updates for Livestock Risk Protection Insurance and Livestock Gross Margin insurance. Register for this marketing session at bit.ly/IPC-panel- marketing-tools.
Cedar Rapids Man Faces Charges For U-S Capitol Break-In
(Cedar Rapids, IA) — A Cedar Rapids man has been arrested for his alleged role in the break-in at the U-S Capitol. Thirty-five-year-old Leo Christopher Kelly has been charged with violent entry, disorderly conduct and unlawfully entering a restricted building. Kelly has admitted in interviews he was in the Capitol somewhere between 30 minutes and an hour. He is the second Iowa man to be charged — as Doug Jensen of Des Moines faces six federal charges.
Photos and videos taking during the attack show Jensen leading a group of rioters that came within 100 feet of where the Secret Service had taken Vice President Mike Pence to shelter.
COVID Hospitalizations Drop Below 500
(Undated) — The number of patients in Iowa hospitals being treated for Covid has dropped below 500 for the first time since October 19th. The state’s coronavirus tracking website shows 483 were hospitalized Sunday night. About one out of five of those patients were in intensive care and 43 percent of
those in an I-C-U were on a ventilator. Iowa hospitals hit a pandemic high of more than 15-hundred on November 16th. State officials have confirmed through a federal reporting system that four-thousand-three-hundred-23 (4,323) Iowans
have died of Covid. Nearly 41 percent of those Iowans who’ve died of the coronavirus were nursing home residents.
Hinson Assigned to Appropriations Committee
(Washington, DC) — First-term Iowa Congresswoman Ashley Hinson has been appointed to the Appropriations Committee in the U-S House. Hinson says her appointment to the committee will give Iowans a seat at the table during the government spending process. Hinson, a Republican from Marion, represents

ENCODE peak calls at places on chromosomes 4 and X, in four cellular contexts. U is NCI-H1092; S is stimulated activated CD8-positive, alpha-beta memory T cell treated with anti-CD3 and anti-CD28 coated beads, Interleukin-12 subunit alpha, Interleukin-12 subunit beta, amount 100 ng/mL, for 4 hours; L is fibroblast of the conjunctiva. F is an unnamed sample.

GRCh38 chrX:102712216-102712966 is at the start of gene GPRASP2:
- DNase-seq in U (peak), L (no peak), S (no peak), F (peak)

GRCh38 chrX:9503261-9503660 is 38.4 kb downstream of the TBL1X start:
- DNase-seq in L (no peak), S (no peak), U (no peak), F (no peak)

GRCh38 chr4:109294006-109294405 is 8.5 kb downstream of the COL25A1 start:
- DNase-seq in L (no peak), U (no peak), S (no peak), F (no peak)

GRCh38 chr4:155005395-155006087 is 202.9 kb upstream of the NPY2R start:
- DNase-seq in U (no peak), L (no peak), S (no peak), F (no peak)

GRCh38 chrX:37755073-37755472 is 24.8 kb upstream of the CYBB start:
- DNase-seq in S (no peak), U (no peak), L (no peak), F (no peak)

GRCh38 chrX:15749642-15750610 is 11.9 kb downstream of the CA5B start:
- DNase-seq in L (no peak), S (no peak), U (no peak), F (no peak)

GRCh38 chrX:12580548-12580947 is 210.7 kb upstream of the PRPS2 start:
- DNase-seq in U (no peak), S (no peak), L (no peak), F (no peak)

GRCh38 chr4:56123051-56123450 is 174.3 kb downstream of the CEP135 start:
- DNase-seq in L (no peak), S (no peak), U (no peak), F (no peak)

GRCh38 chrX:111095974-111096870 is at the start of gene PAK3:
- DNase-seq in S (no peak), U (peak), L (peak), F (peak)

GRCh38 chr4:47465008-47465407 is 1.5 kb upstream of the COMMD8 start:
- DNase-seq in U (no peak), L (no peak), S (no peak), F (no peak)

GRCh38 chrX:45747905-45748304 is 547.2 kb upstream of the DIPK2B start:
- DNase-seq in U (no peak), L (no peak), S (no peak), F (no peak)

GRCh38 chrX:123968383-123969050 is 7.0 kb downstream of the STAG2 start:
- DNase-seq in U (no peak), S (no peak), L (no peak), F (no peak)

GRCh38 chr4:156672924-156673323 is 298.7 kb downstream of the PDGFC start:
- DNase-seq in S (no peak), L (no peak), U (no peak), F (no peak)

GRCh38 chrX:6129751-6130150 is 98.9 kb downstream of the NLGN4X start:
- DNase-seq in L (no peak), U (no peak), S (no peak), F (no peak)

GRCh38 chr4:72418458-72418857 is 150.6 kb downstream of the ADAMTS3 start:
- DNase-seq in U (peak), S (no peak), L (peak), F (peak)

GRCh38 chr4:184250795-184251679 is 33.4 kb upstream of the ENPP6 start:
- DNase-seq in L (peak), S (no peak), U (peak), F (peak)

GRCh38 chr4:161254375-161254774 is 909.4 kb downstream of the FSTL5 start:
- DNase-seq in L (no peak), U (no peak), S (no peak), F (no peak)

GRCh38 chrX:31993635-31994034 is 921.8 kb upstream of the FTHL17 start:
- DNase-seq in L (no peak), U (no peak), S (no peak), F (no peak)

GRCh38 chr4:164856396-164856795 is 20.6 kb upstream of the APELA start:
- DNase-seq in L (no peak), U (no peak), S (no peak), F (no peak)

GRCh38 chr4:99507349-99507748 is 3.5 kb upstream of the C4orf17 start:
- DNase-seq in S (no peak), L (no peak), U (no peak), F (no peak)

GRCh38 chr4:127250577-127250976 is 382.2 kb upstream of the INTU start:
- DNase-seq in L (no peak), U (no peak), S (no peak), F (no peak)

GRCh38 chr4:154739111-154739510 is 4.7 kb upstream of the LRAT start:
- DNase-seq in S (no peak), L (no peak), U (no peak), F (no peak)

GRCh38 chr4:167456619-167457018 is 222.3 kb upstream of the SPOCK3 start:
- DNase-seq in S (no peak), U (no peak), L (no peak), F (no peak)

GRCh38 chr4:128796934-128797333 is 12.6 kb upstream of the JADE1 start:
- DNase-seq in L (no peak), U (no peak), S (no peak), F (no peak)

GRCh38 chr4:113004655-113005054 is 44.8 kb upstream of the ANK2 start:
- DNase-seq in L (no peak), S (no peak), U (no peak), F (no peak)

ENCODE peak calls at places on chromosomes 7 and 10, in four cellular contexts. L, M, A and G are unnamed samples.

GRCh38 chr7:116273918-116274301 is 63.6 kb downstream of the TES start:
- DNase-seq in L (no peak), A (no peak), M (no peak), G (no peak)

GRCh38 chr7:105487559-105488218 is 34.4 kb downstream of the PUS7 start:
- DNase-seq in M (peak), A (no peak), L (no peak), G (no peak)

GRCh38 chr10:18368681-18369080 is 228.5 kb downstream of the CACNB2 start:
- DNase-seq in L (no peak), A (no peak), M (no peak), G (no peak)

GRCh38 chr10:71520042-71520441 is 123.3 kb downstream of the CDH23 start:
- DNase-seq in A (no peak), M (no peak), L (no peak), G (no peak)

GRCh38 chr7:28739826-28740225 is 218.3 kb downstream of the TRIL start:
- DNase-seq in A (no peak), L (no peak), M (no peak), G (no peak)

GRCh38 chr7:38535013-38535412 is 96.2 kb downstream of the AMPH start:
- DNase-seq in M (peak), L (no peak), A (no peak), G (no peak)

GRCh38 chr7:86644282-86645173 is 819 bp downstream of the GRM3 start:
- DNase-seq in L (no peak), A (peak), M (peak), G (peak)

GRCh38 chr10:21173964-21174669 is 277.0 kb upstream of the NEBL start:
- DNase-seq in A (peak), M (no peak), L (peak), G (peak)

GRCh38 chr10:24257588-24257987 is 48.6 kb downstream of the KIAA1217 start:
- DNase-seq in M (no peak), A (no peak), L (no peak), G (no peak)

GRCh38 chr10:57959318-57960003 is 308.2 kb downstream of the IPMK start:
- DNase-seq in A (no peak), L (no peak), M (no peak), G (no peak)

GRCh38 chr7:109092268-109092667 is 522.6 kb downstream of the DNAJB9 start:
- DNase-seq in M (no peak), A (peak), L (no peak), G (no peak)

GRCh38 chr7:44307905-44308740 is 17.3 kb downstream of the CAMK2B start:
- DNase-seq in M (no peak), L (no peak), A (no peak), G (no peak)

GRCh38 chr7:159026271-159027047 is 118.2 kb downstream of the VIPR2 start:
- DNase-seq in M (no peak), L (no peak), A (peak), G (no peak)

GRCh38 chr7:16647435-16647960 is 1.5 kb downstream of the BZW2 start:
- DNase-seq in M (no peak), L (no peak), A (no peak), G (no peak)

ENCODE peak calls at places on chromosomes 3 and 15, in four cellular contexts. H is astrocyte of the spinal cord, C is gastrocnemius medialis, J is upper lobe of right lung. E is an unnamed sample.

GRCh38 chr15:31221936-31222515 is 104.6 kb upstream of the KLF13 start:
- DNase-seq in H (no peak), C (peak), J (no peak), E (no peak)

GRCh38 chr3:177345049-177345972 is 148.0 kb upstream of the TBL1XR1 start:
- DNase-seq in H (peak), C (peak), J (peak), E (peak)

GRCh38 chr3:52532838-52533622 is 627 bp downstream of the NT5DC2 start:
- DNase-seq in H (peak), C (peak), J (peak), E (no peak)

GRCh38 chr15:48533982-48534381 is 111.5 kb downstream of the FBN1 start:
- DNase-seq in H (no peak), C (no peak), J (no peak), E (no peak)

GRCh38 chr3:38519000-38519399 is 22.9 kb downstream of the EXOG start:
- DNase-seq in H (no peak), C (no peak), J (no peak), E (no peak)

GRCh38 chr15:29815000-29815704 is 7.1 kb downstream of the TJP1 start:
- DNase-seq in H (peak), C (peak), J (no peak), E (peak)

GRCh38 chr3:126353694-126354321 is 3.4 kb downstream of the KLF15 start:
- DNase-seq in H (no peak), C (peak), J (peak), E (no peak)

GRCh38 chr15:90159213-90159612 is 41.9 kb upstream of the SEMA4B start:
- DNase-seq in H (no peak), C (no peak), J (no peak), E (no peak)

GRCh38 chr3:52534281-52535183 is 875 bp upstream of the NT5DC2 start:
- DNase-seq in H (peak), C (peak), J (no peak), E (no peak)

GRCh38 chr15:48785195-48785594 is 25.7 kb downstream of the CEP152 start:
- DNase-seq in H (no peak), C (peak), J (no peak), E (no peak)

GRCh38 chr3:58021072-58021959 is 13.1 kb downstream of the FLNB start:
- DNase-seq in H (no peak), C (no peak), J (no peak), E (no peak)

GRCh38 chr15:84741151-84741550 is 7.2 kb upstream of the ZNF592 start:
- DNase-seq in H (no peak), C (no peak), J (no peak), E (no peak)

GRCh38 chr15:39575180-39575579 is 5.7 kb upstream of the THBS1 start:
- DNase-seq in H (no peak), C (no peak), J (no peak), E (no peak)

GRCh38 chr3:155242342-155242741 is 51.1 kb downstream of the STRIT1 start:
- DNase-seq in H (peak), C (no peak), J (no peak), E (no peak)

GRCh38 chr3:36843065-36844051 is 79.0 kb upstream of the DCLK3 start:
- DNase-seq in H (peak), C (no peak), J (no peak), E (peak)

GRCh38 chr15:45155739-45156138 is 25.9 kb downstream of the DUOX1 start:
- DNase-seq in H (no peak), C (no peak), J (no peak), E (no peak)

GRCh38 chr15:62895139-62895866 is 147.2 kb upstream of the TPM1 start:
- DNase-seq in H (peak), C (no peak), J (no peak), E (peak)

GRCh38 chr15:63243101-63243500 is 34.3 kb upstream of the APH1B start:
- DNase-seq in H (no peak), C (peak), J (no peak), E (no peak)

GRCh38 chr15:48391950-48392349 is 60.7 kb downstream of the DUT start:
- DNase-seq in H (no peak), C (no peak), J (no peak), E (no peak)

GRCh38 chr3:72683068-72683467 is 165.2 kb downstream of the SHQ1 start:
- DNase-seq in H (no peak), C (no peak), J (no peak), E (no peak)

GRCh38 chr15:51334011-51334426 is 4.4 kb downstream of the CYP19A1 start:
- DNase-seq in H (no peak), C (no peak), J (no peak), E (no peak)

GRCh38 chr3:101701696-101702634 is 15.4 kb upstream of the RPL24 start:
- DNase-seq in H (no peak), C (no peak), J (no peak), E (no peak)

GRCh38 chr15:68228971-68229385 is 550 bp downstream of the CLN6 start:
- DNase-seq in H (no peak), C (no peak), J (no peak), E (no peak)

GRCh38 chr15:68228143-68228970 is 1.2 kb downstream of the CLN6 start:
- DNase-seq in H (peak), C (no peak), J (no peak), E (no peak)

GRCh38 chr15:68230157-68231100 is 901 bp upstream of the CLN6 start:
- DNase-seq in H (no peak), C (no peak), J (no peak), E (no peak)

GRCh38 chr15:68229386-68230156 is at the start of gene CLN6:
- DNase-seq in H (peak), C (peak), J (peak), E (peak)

Iowa’s First Congressional District. Two former Iowa congressmen spent decades on House Appropriations Committee. Neal Smith, a Democrat from Des Moines, served 36 years on the Appropriations Committee and Tom Latham (LAY-
thum), a Republican who now lives in Clive, was a member for 20 years. Hinson says as a member of the Appropriations Committee, she’ll make sure issues important to rural American and Iowa aren’t overlooked.
Iowans On List For National Honor
(Washington, DC) — Two prominent Iowans are among the dozens of names President Donald Trump is proposing to be included in a National Garden of American Heroes. Cresco native Norman Borlaug, winner of the 1972 Nobel Prize, and pianist Roger Williams, who spent his childhood in Des Moines, are
on the list, along with George Washington Carver, who studied at Simpson and Iowa State University.
IRS Opens Free File Service
(Undated) — The Internal Revenue Service now has its free file option open for filing your taxes. IRS spokesman Christopher Miller says filing is especially important for anyone who didn’t get their first or second economic impact payment. He says they will need to file a tax return for 2020.
Miller says if you haven’t gotten the stimulus payments you will get what’s called a recovery rebate credit after filing this year. You are encouraged to go to IRS.gov/freefile to sign up.